Isn't it strange that none of the recruitment ads shows an enthusiastic young teacher tackling a pile of marking? Now why might that be?
Marking - along with everything else - has had a makeover in recent years. It's now assessment and should be diagnostic and objective. It should give the pupils encouragement about their achievements with clear targets for improvement.
Teachers should include a written comment to explain any marks awarded, and grades should fit in with the marking policy as laid down by the department, school, LEA, EAZ, the DFES and the United Nations. (I think I made that last one up - but let me know.) Quite how this fits in with splashing red marks over 50-odd books while tucking into a pizza in front of Sex in the City is difficult to say.
Marks out of 10 are most definitely old hat. The vogue is for an attainment grade alongside a mark for effort. When young Brooklyn gets Z-minus for attainment alongside A-double plus for effort, he's supposed to be encouraged and motivated by the higher grade - hmmm. Still, this has to be better than the system operated in some schools whereby objective marks across the ability range are never awarded. Children reach GCSE under the impression that they are doing well, only to be faced by distinctly average grades in the exam.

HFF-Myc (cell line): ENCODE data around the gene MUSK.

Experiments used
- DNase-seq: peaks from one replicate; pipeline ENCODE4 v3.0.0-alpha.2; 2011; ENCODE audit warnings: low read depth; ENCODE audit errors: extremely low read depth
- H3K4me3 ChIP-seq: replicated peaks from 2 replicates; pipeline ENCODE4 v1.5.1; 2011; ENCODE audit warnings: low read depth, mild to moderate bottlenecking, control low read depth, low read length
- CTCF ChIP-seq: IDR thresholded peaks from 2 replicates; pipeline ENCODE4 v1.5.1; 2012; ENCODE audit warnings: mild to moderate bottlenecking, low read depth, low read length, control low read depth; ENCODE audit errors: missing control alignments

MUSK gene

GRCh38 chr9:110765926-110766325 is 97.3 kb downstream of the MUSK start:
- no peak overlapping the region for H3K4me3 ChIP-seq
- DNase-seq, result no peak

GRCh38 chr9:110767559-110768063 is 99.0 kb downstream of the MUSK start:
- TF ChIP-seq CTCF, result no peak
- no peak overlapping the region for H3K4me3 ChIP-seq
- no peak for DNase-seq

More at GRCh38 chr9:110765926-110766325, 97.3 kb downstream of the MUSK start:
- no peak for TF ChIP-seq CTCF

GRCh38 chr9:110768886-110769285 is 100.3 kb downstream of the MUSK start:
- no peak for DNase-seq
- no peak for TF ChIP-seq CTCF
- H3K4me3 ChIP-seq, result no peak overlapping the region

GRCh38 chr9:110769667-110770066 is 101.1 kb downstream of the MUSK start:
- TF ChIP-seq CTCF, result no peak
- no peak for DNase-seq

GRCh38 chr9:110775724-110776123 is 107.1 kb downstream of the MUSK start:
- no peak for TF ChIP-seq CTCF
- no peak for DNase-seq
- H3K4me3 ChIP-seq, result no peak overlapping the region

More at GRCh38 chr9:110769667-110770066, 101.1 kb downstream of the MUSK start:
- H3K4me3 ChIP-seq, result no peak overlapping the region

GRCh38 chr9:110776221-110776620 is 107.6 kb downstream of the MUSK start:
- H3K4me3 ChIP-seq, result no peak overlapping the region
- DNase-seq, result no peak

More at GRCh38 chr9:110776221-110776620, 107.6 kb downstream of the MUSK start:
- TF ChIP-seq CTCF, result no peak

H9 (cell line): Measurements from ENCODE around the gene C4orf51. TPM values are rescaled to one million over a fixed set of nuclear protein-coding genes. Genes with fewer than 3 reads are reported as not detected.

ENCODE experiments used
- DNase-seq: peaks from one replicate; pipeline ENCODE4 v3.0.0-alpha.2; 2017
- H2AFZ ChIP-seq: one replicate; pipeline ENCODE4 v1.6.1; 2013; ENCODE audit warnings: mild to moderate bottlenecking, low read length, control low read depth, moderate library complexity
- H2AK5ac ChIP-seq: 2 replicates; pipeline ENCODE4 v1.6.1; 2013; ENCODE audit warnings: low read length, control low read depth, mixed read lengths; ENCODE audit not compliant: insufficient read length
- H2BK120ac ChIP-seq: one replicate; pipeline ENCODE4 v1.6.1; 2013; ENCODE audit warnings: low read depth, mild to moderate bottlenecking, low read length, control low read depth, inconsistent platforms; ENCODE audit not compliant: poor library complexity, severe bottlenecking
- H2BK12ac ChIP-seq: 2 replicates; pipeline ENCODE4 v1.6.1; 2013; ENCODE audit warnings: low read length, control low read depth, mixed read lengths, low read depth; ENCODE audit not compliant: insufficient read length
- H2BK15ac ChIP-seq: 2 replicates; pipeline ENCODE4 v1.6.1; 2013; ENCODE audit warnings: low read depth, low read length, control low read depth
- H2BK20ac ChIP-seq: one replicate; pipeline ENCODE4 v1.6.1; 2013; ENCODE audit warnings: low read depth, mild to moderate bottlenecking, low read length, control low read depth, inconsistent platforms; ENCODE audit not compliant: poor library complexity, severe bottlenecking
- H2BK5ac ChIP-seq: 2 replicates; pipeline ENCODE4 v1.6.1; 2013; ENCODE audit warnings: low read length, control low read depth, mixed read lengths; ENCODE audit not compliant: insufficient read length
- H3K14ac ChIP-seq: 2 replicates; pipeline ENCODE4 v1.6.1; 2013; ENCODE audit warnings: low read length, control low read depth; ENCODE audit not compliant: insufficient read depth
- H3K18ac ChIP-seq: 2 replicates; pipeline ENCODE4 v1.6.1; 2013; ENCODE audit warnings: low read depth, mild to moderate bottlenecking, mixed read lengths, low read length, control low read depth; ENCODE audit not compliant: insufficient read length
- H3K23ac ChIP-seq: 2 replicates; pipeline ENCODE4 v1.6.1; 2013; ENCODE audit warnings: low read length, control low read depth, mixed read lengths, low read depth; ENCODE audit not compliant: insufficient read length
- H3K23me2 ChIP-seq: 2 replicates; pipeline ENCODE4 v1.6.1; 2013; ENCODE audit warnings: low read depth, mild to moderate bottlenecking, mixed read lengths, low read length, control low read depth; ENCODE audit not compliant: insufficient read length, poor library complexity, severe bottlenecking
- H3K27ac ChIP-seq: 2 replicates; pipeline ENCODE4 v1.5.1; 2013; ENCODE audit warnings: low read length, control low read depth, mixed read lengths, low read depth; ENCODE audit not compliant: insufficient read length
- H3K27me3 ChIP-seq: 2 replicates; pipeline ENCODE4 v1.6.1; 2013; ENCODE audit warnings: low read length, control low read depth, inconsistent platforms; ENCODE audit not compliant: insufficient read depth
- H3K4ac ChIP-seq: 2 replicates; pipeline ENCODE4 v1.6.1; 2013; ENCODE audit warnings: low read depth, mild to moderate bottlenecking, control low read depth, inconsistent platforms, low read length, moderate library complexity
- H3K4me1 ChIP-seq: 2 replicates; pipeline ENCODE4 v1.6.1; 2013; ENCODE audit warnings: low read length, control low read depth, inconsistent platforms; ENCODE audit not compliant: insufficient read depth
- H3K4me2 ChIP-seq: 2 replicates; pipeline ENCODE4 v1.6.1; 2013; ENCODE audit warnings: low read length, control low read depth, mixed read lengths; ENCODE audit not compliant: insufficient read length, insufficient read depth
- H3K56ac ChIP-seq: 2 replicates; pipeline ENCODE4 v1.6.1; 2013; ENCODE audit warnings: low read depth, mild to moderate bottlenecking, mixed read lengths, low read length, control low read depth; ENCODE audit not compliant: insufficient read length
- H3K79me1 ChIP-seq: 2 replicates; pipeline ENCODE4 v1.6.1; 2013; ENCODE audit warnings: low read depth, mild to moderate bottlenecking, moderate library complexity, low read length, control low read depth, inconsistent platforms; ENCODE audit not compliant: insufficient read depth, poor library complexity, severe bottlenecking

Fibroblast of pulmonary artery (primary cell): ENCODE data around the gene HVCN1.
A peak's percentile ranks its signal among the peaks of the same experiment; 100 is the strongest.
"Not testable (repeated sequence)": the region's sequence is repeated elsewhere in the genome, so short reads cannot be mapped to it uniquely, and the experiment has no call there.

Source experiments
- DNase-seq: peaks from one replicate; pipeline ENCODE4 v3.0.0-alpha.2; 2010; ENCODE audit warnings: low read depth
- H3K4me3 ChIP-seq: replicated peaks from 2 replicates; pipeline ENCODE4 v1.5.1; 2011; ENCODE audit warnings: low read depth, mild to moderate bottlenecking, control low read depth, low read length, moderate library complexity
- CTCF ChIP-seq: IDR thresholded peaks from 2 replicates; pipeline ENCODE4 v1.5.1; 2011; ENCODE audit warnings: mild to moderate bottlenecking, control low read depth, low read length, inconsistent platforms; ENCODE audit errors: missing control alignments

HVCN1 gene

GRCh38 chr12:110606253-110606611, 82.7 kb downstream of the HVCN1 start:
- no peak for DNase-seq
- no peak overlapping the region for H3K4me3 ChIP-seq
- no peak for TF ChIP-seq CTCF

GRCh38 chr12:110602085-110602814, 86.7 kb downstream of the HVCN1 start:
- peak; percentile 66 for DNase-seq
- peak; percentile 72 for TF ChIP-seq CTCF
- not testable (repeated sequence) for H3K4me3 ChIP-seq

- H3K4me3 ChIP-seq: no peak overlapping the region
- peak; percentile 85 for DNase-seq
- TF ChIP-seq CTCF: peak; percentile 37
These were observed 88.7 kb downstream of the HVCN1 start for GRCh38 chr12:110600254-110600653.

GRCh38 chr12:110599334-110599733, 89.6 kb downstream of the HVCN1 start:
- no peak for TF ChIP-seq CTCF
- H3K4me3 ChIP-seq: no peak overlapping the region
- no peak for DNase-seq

Along with marking comes the mark book, as evidence of all those barren evenings spent correcting spellings, only to discover that committee may have two middle 't's, but commitment has only one.
A mark book full of grades can be casually flaunted during staff meetings. This can help to intimidate those who still appear to have a social life. And, when inspection comes around - dread thought - the ability to trace Darren and Tracey's woeful progress over five terms will no doubt prove invaluable.